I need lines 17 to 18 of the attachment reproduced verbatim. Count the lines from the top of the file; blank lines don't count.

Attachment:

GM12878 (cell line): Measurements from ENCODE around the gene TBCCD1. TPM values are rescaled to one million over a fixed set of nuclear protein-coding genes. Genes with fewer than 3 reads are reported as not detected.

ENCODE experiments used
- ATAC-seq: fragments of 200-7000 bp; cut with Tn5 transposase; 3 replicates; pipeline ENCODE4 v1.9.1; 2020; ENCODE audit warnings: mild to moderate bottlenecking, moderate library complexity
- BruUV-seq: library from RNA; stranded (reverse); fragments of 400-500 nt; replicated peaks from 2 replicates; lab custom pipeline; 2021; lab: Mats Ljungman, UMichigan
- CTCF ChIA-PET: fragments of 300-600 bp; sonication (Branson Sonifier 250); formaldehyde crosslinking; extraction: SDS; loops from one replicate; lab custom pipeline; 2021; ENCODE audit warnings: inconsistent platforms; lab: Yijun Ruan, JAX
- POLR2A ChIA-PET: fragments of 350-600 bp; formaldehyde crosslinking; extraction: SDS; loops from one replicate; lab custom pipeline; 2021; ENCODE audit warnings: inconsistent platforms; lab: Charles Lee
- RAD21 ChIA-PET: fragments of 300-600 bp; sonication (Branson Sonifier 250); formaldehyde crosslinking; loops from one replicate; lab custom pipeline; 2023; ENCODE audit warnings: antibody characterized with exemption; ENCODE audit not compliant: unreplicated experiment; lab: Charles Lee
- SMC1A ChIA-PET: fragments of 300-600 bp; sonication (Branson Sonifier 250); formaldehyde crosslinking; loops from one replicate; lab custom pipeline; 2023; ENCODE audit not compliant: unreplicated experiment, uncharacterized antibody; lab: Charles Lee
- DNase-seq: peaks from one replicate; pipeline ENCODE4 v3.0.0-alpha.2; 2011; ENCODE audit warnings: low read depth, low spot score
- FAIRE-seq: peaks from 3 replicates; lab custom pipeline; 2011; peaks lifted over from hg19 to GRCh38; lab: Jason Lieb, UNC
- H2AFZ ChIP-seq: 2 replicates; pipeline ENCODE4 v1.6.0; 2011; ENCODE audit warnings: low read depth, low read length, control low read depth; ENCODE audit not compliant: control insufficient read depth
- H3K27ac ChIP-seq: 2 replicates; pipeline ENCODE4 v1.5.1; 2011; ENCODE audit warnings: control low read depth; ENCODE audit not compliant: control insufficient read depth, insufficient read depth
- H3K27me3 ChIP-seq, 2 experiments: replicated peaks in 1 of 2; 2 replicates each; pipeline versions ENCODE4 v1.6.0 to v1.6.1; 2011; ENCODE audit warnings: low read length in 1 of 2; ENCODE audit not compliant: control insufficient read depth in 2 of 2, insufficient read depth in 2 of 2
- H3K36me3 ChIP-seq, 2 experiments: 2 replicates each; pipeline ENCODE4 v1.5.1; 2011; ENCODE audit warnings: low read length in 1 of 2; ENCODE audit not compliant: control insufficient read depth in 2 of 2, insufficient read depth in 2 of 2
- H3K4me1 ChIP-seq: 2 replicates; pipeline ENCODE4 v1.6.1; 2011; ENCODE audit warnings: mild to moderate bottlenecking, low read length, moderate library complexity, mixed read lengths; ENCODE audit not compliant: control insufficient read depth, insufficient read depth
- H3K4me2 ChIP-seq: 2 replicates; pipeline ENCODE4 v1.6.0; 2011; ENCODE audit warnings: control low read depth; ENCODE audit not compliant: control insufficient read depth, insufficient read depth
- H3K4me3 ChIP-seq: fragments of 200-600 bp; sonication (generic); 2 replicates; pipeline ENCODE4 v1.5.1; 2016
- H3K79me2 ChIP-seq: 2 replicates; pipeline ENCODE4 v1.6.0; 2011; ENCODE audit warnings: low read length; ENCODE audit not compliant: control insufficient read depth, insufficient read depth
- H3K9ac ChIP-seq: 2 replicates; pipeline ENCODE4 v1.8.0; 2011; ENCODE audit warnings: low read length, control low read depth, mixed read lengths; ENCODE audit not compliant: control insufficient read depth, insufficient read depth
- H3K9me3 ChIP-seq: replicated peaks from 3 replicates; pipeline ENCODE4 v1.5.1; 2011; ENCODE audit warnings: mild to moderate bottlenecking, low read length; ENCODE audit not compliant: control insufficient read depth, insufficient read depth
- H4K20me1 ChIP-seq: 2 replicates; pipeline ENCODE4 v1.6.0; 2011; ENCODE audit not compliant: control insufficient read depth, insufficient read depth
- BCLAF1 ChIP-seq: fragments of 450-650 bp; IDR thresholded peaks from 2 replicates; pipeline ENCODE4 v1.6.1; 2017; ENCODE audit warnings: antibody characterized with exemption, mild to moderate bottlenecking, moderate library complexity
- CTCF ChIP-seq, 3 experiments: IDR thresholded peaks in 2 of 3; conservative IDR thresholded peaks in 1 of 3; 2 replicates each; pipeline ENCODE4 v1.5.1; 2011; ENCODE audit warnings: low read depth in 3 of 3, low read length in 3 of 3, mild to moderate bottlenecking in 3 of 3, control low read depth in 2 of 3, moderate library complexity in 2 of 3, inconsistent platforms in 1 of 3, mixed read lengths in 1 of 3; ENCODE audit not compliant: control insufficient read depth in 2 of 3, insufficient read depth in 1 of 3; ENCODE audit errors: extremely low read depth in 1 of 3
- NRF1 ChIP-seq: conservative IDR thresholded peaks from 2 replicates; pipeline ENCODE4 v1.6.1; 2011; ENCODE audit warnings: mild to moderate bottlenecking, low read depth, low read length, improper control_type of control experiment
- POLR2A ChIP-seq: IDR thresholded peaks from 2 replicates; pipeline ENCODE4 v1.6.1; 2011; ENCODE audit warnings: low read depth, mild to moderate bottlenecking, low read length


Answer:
- H3K4me3 ChIP-seq: fragments of 200-600 bp; sonication (generic); 2 replicates; pipeline ENCODE4 v1.5.1; 2016
- H3K79me2 ChIP-seq: 2 replicates; pipeline ENCODE4 v1.6.0; 2011; ENCODE audit warnings: low read length; ENCODE audit not compliant: control insufficient read depth, insufficient read depth